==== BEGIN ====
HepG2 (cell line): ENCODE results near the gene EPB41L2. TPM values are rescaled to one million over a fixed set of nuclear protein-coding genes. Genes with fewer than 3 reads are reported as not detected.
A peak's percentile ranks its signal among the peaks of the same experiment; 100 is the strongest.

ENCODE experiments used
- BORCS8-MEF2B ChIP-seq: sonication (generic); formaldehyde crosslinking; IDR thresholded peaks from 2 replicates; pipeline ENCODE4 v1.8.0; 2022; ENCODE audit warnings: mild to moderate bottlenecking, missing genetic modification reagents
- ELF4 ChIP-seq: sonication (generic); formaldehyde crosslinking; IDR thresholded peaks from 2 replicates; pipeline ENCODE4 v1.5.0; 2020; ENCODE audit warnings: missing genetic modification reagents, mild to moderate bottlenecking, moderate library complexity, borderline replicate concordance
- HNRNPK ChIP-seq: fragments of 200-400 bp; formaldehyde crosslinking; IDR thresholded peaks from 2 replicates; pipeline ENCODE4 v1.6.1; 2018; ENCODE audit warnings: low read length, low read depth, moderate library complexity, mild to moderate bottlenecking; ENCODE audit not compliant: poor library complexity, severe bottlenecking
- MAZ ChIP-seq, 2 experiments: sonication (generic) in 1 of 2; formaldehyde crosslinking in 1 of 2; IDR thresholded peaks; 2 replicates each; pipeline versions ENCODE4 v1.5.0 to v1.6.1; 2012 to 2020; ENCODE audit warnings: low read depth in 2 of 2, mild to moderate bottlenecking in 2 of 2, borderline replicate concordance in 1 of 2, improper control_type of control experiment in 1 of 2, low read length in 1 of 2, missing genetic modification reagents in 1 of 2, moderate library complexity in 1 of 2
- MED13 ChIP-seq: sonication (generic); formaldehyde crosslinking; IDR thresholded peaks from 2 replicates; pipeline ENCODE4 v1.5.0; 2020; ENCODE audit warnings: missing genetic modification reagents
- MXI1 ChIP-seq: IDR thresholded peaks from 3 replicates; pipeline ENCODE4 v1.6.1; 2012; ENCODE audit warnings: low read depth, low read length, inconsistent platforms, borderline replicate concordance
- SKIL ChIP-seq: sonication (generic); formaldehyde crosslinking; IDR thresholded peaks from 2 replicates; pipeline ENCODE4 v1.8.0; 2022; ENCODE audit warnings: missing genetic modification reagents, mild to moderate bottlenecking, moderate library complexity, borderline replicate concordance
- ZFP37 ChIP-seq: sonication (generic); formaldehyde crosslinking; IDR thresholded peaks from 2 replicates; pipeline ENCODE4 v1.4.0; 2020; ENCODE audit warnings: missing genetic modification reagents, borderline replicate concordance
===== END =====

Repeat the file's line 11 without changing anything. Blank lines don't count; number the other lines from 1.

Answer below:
- ZFP37 ChIP-seq: sonication (generic); formaldehyde crosslinking; IDR thresholded peaks from 2 replicates; pipeline ENCODE4 v1.4.0; 2020; ENCODE audit warnings: missing genetic modification reagents, borderline replicate concordance